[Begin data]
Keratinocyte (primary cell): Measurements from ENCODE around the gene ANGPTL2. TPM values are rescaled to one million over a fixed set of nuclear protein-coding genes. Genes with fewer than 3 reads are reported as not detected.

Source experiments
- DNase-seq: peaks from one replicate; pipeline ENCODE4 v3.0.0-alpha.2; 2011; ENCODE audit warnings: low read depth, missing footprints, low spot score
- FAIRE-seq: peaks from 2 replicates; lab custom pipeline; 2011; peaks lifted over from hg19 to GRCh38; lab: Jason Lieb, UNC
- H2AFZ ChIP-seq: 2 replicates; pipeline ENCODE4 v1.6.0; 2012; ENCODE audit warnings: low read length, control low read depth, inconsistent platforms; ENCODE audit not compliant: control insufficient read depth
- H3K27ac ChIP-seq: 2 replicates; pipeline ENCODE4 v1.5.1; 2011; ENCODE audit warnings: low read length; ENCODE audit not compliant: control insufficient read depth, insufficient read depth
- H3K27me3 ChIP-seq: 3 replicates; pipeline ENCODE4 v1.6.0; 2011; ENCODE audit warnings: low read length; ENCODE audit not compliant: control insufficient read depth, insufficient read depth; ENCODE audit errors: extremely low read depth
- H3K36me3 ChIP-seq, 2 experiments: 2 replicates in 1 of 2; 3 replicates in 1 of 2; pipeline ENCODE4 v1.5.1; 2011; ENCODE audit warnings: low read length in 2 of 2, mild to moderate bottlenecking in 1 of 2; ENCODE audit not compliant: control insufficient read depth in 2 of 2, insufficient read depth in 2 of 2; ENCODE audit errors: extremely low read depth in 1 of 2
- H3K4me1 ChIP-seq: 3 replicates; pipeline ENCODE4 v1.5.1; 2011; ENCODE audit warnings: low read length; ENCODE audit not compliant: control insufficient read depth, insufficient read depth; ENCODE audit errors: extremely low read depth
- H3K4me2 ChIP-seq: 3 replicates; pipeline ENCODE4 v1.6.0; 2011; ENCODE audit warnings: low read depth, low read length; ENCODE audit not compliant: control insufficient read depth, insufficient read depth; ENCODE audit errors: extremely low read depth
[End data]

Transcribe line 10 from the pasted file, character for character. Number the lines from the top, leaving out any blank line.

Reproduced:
- H3K4me2 ChIP-seq: 3 replicates; pipeline ENCODE4 v1.6.0; 2011; ENCODE audit warnings: low read depth, low read length; ENCODE audit not compliant: control insufficient read depth, insufficient read depth; ENCODE audit errors: extremely low read depth